• The young girl from Broome took her Aboriginal flag all the way to Mount Everest (Supplied, Jeremy Elliott )Source: Supplied, Jeremy Elliott
Yawuru / Ngarluma girl, Sarafina Elliott recently returned from her extraordinary trip to Mount Everest base camp where she left a piece of her heritage for future trekkers.
By
Rangi Hirini

18 Oct 2017 - 3:23 PM  UPDATED 19 Oct 2017 - 2:24 PM

The day Sarafina finished her final year 11 exam, the 16-year-old took off to Nepal to climb the world’s tallest mountain.

Although, she didn’t make it to the summit, the Broome girl did make it to the base camp after walking 60 kilometres to get there.

“It was nothing how I thought it was,” she told NITV News.

This high school student, who just started year 12, was joined by her dad on the journey.

Sarafina is a long way from her hometown of Broome in Western Australia

Jeremy Elliott told NITV News it was a “joint decision” by the pair to go on this trip.

“It’s definitely a spiritual experience, it's quite life changing,” he said.

However, the 16-year-old had come up with the idea to take on Mount Everest two years earlier when she had completed a high school project on the mountain.

Mr Elliott said his daughter’s assignment also showed her holding the Aboriginal flag.

“Part of her project, she made a little picture of me and her on Everest with an Australian and Aboriginal flag. So we did the same thing in real life,” he said.

The Yawuru / Ngarluma girl said it was important for her to leave a piece of her heritage behind.

“I thought everyone knows Australians go there and I don’t think the Aboriginal flag has been up there,” she said.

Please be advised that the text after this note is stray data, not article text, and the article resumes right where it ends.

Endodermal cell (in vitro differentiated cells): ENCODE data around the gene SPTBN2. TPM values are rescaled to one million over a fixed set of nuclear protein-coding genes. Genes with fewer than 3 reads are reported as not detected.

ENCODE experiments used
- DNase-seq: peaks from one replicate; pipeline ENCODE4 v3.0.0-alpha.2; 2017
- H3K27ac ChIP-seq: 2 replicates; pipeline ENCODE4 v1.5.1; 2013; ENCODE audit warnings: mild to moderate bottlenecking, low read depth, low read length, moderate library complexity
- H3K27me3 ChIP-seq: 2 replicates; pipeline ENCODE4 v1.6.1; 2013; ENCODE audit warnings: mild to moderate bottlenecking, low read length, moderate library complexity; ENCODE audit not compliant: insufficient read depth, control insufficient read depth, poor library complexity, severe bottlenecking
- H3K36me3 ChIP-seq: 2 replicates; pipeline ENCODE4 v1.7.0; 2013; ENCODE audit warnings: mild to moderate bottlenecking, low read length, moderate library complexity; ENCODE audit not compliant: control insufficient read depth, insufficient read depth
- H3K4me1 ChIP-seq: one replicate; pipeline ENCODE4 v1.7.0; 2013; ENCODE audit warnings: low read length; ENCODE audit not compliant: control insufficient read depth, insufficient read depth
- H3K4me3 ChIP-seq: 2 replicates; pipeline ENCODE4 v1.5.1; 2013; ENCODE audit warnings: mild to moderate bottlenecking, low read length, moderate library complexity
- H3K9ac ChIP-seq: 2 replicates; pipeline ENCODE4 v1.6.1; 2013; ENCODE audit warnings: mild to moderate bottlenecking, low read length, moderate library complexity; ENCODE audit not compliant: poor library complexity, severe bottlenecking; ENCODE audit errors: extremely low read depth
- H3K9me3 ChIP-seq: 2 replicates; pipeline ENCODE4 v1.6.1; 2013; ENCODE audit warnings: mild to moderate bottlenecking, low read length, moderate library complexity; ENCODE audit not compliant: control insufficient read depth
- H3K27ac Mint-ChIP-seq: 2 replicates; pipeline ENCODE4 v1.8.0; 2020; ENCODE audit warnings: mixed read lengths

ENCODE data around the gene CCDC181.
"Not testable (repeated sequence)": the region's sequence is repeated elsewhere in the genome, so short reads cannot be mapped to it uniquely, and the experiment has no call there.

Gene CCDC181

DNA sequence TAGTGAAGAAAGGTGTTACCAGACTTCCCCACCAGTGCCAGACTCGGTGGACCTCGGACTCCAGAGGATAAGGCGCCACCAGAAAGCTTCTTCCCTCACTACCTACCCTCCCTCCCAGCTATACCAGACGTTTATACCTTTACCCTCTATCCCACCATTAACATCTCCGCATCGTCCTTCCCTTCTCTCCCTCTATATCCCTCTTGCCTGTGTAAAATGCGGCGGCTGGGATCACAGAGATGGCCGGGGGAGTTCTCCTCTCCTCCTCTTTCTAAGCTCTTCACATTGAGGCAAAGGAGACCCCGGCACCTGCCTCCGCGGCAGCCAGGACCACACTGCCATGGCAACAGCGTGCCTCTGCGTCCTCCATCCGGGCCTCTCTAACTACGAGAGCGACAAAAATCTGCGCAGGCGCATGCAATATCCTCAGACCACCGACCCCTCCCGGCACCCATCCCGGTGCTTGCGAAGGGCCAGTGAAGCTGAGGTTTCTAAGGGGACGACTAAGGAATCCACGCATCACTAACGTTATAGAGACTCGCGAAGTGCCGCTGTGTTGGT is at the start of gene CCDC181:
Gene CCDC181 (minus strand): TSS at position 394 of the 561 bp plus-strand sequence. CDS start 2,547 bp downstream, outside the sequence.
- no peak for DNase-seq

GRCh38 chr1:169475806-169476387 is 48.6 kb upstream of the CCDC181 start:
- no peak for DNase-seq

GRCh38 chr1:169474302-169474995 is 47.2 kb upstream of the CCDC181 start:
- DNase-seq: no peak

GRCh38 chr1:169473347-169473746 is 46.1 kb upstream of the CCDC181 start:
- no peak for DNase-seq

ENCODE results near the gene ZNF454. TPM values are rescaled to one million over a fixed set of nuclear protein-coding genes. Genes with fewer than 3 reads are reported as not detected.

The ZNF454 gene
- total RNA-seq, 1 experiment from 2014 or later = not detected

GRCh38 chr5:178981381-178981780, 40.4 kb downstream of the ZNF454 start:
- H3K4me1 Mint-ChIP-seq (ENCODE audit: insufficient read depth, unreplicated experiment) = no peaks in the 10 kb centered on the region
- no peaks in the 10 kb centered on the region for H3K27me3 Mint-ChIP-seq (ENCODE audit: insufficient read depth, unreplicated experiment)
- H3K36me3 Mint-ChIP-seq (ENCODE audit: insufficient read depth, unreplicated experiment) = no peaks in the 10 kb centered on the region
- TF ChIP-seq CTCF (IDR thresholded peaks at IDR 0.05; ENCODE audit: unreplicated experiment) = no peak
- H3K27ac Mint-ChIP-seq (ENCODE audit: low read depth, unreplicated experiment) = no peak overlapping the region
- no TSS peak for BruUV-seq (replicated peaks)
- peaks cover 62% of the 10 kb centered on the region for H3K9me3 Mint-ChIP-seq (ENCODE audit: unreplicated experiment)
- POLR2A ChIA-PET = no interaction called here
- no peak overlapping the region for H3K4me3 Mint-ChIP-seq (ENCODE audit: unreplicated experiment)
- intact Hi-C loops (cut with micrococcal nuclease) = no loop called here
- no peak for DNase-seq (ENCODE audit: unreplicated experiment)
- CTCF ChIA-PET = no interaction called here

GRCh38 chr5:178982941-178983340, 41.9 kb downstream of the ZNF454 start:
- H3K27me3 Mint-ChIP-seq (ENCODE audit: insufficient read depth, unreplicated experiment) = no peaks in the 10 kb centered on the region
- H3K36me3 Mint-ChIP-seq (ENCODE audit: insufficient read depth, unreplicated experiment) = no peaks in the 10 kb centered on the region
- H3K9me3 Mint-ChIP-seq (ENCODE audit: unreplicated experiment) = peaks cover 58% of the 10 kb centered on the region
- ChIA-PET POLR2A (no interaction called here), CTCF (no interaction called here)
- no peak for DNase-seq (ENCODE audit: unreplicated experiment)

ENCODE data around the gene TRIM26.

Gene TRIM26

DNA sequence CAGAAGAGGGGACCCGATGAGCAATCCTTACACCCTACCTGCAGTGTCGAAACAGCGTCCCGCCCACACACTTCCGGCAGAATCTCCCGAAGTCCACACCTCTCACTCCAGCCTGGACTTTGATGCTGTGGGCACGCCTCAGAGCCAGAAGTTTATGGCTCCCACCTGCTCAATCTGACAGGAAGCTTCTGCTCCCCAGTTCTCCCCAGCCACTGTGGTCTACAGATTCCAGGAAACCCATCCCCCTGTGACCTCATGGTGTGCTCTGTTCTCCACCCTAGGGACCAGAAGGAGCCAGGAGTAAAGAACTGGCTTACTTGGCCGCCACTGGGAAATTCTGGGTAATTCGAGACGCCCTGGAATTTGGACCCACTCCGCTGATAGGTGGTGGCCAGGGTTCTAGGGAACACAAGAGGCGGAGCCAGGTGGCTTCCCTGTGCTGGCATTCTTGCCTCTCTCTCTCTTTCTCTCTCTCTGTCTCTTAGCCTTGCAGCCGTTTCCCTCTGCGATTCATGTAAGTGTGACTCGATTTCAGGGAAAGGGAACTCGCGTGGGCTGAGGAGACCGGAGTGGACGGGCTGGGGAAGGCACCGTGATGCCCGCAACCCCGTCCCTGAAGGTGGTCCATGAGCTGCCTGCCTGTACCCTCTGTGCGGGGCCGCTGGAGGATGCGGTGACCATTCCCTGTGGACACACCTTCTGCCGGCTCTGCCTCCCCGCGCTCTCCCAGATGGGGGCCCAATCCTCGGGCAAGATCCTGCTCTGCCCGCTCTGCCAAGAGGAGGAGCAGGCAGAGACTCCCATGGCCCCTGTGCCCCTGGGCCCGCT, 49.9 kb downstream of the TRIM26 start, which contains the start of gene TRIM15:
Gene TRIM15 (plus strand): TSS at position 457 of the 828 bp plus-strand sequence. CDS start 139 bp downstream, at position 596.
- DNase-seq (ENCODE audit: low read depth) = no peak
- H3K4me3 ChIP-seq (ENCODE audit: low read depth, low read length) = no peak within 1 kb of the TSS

Her dad was also a big supporter of Sarafina taking the Aboriginal flag with her.

“I don’t know how many Aboriginal people had been up there before, so I thought it was important that she take an Aboriginal flag and take some pictures and maybe inspire some other Aboriginal people or young women to do the same sort of trek,” Mr Elliott said.

Leading up to their big mission, the duo spent a lot of time planning and training for the big journey ahead.

It took Sarafina eight days to get to the base camp but she said it was all worth it

The pair planned for around 12 months to make sure they had all the equipment they would need, as well as mentally preparing for their trek. 

“During the last year I’ve been going to the gym and the months leading up to going, every week we went to gym twice and six kilometre walk on the weekend. We just wanted to be prepared,” Sarafina said.

However, the two weren’t as prepared for how cold it was.

Sarafina said it took her eight days to get to the base camp, although she did say it was “technically six” because she had to spend a few days getting use to the cold climate, but said it was well worth it in the end.

Sarafina said arriving at the base camp was surreal.

“It was like walking on top of a rocky iceberg and there was just snow on the floor and rocks everywhere and flags everywhere,” she said.

“Once you get there everyone’s like ‘congratulations, we made it. It’s like a very friendly attitude and atmosphere up there.”

The high school student, who has travelled quite a bit overseas, said the people in Nepal were some of the best people she’s ever come across.

“Whenever you past someone you’d be like ‘hello, namaste’ and sometimes people would stop and they always try to accommodate you,” she said.

Up next for this 16-year-old are hopes of returning to Asian to finish off exploring that continent.

“The next holiday would be more relaxed,” she said.

For now Sarafina will be starting her last year of high school after ticking off one of the boxes on her bucket list.